Home Data CRM Company Migo Tackles Data for Chinese Advertisers

CRM Company Migo Tackles Data for Chinese Advertisers


Migo ImageTaiwan-based Migo Corp is a CRM company that provides data analytics services for advertising and e-commerce clients. After entering the China market 10 years ago, the company has worked to collect and analyze data—no small task.

“We have to focus on getting all the data—public data and internal data—and combine them together to do intelligence,” Tony Chen, Migo’s CEO, told AdExchanger. “We have different kinds of modeling and we help advertisers do segmentation and customer insights. We’re able to provide actionable triggers. We have electronic direct marketing, SMS, social engagement and mobile engagement all in one platform.”

Chen recently spoke to AdExchanger about the partners Migo works with to collect data, the challenges of data services in China and the future of programmatic buying in China.

AdExchanger: How involved is Migo in the programmatic buying and RTB market in China? What is your experience in that sector?

TONY CHEN: There is a big struggle in Asia and that is that advertising dollars are becoming more expensive. However, advertisers don’t know what their consumers look like, meaning things like consumer behavior and how they should place their advertisements more accurately. Our service helps them diagnose that and gives them a good perspective to determine what kind of advertising really works for them in terms of their business or industry. We started to connect with big players like AdChina and MediaV, and we’re working on something that is coming up with Alibaba. We work with these players to gather more information so our customers will have better perspective about what their consumer looks like out there, so they can plan better advertisements.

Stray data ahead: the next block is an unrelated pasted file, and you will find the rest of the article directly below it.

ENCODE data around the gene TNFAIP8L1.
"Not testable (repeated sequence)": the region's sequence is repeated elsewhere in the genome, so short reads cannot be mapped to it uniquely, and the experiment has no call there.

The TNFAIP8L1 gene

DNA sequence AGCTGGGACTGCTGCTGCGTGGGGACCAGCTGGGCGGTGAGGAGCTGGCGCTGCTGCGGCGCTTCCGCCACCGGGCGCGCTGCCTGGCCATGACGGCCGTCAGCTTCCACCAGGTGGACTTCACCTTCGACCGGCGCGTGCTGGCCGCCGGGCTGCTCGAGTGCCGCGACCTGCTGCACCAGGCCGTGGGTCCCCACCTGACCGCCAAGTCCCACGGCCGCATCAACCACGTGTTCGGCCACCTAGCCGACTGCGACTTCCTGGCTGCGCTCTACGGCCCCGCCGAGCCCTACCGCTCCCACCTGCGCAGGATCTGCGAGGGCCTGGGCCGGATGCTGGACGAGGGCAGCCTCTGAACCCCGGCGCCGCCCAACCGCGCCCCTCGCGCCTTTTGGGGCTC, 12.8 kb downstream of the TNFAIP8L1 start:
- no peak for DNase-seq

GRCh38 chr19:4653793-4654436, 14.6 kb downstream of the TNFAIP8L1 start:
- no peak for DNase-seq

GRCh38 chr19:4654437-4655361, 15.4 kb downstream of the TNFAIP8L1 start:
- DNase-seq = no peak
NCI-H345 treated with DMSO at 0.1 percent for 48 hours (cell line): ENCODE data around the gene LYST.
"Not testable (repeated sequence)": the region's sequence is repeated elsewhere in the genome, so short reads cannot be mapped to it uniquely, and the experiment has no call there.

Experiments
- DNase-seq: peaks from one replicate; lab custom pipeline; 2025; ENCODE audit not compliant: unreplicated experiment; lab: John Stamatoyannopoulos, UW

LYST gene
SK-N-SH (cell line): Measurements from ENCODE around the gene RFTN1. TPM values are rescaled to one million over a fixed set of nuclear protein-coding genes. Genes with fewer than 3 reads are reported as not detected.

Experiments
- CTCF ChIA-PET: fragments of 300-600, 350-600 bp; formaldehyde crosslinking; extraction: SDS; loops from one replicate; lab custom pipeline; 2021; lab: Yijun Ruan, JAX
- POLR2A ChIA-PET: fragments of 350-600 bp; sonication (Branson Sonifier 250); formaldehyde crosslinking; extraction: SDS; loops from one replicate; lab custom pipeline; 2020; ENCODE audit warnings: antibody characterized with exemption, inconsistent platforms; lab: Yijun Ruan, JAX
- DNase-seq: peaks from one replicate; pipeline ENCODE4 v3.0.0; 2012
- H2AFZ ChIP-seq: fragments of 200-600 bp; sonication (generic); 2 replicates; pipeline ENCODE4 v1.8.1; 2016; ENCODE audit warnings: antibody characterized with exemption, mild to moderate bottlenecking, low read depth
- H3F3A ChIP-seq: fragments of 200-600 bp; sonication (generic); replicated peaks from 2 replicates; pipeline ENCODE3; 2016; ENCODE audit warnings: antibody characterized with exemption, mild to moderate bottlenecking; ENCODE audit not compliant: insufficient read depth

How do you work with these partners?

These are the two types of companies that we partner a lot with: mainly with advertising and then advertising and e-commerce. We also work with social networks and mobile platforms.

One example is AdChina. They have a lot of data internally. We have the ability to take that raw data and start crunching those numbers in the right way and present it to a customer with the right perspective. We know companies like AdChina are so busy trying to do their business quarter-by-quarter, but they don’t have the resources or knowledge to crunch that data. But we do. We have the modeling ready to go and we know the market. We get the pipe going and start delivering a solution and reports and dashboards to customers.

MediaV is another partner and while advertising is one of their big pieces, the e-commerce side is big as well. We focus being able to not only crunch the advertiser footprint, but also transactional consumer behavior, just like Amazon. We’re able to deliver full-solution end product for companies with e-commerce.

I’ve heard getting accurate data in China can be a challenge. Why is that?